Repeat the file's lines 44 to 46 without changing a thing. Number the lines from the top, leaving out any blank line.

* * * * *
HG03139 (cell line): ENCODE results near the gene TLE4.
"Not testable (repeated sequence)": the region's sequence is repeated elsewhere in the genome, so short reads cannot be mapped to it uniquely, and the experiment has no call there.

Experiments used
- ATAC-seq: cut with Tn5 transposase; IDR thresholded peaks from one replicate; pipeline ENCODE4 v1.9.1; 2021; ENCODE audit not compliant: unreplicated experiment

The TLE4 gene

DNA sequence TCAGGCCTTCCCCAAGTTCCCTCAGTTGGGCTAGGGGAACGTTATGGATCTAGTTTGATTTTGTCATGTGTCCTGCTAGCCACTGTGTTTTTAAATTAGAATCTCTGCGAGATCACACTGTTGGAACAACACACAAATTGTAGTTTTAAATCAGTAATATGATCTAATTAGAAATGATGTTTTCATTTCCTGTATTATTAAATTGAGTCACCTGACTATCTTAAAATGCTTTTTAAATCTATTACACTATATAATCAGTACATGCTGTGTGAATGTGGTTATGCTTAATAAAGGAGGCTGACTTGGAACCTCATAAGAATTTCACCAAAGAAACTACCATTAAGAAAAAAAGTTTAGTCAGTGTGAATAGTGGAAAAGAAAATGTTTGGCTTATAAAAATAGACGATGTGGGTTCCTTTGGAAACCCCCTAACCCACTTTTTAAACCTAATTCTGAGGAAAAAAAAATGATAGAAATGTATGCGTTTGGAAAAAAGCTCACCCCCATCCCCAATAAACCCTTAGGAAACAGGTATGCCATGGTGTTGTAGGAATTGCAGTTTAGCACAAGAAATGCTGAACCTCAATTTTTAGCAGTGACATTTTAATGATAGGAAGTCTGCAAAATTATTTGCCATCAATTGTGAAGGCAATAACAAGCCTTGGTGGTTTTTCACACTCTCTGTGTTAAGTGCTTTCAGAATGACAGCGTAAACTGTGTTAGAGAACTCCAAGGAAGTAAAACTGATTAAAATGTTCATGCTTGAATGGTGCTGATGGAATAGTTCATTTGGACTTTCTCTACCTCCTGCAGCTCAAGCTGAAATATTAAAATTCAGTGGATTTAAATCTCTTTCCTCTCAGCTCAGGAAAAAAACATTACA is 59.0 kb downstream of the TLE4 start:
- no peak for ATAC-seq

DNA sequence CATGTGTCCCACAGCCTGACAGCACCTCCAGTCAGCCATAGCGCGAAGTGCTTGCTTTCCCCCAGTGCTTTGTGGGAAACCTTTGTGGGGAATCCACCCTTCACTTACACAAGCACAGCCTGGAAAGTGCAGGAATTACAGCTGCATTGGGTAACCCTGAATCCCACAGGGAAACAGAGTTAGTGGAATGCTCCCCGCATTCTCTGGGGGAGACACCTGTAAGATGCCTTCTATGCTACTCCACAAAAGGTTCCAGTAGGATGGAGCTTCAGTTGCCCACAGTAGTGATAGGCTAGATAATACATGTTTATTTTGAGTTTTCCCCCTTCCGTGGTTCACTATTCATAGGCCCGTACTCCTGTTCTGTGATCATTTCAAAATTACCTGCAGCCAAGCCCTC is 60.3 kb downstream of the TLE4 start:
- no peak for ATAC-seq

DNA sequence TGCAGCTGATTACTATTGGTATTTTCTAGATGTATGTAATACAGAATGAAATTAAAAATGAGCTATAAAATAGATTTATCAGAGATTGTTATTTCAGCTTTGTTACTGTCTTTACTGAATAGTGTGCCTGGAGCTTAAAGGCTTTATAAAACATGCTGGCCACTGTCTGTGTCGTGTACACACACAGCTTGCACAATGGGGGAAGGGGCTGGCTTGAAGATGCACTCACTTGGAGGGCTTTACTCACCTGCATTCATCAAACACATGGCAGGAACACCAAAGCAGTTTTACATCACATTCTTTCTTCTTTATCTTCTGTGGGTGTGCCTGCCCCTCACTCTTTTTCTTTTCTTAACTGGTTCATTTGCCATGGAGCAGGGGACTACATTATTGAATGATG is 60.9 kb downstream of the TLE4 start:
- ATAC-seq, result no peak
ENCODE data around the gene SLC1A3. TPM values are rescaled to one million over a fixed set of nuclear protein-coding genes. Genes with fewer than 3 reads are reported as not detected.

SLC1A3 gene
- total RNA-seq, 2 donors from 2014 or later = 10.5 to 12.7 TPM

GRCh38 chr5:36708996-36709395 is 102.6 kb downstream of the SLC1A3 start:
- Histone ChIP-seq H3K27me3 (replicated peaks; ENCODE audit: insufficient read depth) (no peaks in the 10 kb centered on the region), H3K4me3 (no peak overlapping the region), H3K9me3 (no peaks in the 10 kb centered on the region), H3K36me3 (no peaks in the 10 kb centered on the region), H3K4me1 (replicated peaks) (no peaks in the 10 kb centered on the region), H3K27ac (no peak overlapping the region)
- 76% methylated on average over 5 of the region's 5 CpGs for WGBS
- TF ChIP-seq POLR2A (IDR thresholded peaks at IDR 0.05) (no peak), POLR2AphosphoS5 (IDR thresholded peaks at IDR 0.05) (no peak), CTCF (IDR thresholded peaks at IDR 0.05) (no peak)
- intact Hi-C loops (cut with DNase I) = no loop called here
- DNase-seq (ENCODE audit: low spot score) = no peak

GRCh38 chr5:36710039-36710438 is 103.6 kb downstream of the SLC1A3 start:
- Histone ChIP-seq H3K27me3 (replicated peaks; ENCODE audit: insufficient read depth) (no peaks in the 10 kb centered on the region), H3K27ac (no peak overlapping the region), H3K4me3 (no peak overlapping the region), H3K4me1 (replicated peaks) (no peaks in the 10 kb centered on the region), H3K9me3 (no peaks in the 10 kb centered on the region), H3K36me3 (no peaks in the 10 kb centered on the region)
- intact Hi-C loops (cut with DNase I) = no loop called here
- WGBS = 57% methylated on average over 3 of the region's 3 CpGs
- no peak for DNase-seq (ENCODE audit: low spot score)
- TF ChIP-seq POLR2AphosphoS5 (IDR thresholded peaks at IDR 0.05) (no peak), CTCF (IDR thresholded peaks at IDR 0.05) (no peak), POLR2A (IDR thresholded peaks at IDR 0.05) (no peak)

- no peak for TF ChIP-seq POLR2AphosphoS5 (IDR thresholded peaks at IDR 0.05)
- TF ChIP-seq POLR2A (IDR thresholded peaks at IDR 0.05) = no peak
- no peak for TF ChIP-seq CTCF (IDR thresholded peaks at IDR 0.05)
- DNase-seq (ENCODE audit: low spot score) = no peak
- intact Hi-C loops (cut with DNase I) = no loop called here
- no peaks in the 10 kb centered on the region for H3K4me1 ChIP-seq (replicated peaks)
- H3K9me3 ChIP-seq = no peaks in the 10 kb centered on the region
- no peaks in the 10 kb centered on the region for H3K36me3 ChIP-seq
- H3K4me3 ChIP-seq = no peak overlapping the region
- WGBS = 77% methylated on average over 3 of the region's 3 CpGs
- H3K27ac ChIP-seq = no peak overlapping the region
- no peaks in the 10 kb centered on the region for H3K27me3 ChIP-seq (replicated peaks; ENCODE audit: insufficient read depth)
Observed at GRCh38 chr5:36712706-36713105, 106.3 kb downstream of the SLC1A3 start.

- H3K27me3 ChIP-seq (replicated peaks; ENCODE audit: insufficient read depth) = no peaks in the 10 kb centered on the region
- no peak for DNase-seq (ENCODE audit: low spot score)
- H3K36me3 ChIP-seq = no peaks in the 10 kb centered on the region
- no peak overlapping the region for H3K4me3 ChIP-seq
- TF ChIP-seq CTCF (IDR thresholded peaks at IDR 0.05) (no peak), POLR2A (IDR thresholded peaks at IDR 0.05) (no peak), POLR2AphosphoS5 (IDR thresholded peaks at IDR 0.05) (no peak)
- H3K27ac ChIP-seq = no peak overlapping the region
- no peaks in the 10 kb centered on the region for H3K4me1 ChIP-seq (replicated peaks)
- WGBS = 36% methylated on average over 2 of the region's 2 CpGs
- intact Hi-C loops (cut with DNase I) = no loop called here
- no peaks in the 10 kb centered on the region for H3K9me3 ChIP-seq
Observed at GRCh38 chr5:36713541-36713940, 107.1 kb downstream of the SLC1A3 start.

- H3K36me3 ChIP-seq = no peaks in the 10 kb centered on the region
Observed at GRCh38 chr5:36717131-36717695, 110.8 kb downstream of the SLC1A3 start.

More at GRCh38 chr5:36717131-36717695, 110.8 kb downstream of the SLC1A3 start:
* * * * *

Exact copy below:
- TF ChIP-seq CTCF (IDR thresholded peaks at IDR 0.05) (no peak), POLR2A (IDR thresholded peaks at IDR 0.05) (no peak), POLR2AphosphoS5 (IDR thresholded peaks at IDR 0.05) (no peak)
- H3K27ac ChIP-seq = no peak overlapping the region
- no peaks in the 10 kb centered on the region for H3K4me1 ChIP-seq (replicated peaks)